It all comes down to one fact: cone excursion is vastly lower with ported designs than with sealed, acoustic suspension enclosures. This translates in a rather immediate way to reduced non-linear distortion in the deep bass. With the acoustic suspension approach, the strategy is to make the suspension very floppy, using the pressure differential across the cone to provide the force that opposes the motor force. The assumption is that the restoring force will be a linear function of cone displacement. But the obvious questions are with the linearity of the motor, and also the spider, which is part of the mechanical suspension. The voice coils are very long indeed, which leads to greater self-inductance, and also greater DC resistance and thus reduced sensitivity.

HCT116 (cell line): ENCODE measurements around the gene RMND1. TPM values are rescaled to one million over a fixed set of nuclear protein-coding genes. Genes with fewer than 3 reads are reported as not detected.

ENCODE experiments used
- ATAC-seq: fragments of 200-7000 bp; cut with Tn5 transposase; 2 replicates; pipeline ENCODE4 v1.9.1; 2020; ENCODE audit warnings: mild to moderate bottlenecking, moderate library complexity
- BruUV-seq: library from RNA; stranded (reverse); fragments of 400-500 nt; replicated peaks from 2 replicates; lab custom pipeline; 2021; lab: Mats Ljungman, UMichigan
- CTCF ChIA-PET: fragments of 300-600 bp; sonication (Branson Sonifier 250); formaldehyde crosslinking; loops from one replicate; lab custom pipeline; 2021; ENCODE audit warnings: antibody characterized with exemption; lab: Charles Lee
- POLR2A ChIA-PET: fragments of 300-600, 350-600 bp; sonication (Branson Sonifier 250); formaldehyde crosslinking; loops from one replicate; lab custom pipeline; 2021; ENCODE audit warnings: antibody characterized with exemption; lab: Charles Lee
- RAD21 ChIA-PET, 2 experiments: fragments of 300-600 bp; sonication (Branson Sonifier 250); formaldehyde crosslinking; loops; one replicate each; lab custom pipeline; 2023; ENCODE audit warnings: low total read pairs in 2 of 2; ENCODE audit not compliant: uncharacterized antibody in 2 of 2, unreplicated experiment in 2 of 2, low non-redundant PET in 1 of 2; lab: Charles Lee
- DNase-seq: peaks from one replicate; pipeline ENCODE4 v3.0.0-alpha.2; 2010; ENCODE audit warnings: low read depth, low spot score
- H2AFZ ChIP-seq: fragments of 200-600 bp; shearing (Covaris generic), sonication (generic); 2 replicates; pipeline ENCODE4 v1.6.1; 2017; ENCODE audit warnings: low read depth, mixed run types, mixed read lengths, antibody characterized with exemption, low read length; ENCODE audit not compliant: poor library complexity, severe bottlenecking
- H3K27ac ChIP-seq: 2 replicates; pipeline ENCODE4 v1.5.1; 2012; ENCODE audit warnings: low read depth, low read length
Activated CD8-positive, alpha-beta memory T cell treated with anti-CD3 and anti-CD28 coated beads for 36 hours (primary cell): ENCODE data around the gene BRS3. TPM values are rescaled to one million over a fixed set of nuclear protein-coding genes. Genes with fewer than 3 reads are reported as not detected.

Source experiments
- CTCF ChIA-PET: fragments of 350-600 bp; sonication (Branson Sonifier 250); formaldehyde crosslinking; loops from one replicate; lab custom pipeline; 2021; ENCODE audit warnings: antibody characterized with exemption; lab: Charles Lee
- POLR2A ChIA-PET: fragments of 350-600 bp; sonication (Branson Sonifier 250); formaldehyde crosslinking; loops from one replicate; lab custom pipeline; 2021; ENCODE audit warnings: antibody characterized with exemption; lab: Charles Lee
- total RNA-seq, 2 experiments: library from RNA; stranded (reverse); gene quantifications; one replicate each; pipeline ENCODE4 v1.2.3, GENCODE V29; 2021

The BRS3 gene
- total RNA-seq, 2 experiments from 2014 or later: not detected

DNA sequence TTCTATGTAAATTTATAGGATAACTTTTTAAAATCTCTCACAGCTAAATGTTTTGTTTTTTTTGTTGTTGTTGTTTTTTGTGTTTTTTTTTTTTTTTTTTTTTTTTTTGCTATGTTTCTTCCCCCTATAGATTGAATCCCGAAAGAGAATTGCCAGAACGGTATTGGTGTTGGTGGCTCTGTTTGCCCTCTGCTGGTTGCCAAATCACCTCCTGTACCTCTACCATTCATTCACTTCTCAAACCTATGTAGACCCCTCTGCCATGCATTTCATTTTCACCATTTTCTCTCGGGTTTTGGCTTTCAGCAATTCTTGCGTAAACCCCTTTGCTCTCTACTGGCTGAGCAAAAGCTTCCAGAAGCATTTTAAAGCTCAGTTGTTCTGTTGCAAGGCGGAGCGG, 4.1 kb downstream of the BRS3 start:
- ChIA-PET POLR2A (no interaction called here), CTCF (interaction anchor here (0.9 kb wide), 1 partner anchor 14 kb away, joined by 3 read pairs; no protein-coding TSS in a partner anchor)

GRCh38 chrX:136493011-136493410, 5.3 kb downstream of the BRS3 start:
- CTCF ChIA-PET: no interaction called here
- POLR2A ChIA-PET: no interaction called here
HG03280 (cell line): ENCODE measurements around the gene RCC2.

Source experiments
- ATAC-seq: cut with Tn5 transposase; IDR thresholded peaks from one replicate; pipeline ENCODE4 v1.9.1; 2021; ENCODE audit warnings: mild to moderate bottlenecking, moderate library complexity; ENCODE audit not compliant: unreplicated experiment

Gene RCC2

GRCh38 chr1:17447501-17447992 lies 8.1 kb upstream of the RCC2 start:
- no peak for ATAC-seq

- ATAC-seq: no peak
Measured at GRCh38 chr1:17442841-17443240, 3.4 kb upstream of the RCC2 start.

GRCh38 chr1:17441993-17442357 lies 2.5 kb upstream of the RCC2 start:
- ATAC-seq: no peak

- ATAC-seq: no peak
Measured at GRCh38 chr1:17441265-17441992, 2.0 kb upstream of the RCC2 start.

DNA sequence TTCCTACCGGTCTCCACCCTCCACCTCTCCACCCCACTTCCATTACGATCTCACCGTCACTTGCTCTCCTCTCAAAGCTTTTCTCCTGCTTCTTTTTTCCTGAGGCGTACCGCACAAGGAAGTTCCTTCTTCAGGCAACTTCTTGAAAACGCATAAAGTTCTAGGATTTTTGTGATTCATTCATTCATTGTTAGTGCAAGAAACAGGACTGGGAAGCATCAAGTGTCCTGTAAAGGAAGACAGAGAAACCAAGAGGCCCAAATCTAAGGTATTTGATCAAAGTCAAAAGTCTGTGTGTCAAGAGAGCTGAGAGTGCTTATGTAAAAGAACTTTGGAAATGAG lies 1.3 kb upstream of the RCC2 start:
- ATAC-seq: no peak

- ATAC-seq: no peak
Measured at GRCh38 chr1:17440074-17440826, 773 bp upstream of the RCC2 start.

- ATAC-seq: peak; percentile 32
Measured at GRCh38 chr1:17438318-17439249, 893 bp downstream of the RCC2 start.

The alternative approach is to avoid the large cone excursion. This fundamental advantage gets lost in all the talk about -3B points and group delay. Group delay is accompanied by a time shift for output in the deep bass, relative to the rest of the spectrum, and becomes audible when, but only when, attenuation is severe. As long as the enclosure and port are tuned to adequately low frequency, such that you do not get the steep drop-off below the -3 dB point, it is not a problem at all. But there are other drawbacks. If the diameter of the port is not great enough, compression will occur, leading to reduced low-frequency output at higher volume levels. I.e., turn up the volume loud enough, and the bass disappears, and as it does so, the cone excursion increases. And this occurs regardless at frequencies below the -3 dB point, i.e., you still have high cone excursion and high distortion. There are other potential disadvantages that may or may not be significant, depending on who you ask: organ pipe effect and midrange leakage.